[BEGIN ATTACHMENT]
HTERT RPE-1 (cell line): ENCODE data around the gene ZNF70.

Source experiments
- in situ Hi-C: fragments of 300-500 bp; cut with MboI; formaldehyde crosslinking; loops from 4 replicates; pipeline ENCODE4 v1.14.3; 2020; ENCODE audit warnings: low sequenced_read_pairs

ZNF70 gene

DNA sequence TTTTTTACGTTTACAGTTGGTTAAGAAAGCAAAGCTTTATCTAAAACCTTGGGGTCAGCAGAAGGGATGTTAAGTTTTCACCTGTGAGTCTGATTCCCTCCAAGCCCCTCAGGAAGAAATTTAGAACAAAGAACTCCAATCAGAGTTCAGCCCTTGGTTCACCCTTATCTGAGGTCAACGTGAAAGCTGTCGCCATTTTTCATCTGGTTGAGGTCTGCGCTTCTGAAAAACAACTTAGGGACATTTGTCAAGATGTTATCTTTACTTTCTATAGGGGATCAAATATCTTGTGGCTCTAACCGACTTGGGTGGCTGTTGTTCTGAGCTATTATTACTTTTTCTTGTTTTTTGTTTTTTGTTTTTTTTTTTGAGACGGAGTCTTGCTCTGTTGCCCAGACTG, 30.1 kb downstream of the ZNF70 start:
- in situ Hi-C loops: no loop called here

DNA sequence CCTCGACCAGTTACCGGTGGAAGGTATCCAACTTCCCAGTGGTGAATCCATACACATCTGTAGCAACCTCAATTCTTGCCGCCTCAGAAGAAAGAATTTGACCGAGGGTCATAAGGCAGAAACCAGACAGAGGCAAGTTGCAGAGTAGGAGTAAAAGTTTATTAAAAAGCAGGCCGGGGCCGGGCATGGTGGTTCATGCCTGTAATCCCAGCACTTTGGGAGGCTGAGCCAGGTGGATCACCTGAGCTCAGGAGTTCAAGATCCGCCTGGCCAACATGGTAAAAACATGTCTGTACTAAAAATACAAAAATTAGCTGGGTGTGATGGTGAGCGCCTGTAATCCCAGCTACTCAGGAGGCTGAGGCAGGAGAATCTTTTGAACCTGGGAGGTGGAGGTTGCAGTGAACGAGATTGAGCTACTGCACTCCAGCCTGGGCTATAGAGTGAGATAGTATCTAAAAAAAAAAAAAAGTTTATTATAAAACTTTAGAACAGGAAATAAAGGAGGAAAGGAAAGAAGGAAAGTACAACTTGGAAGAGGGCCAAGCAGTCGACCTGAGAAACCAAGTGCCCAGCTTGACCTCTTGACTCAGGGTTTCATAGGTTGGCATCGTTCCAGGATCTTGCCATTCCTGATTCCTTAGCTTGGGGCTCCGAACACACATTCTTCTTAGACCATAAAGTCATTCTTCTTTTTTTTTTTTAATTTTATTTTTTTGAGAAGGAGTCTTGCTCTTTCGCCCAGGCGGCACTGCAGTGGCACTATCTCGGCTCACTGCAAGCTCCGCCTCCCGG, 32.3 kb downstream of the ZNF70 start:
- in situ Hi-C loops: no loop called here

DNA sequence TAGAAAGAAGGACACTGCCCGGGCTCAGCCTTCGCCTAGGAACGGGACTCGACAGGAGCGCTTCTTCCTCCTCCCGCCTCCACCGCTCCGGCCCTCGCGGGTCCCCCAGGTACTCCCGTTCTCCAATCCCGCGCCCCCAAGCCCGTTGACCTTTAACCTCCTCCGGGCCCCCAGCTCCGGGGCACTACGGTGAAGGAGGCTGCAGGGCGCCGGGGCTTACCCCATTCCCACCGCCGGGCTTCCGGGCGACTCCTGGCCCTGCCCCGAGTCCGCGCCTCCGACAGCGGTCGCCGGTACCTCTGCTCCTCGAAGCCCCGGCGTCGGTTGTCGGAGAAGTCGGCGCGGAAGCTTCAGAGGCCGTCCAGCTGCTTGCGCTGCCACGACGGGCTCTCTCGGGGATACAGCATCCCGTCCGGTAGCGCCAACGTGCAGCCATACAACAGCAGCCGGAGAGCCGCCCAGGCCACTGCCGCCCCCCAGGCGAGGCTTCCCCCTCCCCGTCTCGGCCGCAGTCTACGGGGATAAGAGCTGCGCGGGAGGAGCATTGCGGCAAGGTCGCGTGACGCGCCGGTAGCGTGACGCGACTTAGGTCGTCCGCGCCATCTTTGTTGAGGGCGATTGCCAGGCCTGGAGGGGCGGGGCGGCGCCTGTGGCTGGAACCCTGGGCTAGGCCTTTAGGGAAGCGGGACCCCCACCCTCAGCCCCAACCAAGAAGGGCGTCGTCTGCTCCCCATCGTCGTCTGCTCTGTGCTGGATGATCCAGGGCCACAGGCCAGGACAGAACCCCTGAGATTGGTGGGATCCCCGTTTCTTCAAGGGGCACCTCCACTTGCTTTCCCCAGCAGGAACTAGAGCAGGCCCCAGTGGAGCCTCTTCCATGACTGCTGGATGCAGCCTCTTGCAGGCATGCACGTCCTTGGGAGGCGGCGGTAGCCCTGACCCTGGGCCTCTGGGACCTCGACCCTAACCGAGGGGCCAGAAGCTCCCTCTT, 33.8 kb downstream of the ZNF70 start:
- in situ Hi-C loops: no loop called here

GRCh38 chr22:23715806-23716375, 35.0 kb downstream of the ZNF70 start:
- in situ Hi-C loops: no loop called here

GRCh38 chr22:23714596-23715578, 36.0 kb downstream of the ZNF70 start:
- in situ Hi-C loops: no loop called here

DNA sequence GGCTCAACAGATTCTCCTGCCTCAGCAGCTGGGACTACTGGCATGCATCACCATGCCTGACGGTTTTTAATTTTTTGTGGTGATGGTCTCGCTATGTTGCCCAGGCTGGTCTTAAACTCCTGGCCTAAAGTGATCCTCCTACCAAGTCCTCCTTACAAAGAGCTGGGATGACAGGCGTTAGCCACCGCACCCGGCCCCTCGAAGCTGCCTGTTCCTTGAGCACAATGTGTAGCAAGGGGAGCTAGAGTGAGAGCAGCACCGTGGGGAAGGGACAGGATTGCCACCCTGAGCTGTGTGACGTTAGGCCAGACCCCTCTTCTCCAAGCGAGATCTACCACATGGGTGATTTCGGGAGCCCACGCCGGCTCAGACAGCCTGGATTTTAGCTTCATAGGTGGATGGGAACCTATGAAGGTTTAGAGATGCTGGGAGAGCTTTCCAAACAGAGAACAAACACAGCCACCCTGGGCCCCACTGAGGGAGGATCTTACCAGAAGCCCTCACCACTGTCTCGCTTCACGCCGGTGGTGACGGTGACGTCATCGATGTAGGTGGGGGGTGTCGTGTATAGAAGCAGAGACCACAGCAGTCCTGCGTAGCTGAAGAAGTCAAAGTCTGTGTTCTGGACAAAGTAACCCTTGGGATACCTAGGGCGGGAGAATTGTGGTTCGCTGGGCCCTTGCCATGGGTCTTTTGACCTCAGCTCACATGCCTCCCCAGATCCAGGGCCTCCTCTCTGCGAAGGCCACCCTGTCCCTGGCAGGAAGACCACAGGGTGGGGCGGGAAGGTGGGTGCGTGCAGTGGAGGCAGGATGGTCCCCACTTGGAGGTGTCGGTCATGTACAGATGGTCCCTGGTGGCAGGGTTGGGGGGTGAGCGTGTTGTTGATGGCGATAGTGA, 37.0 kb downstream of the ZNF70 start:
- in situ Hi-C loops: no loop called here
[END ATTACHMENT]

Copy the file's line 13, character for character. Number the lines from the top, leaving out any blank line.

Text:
GRCh38 chr22:23714596-23715578, 36.0 kb downstream of the ZNF70 start: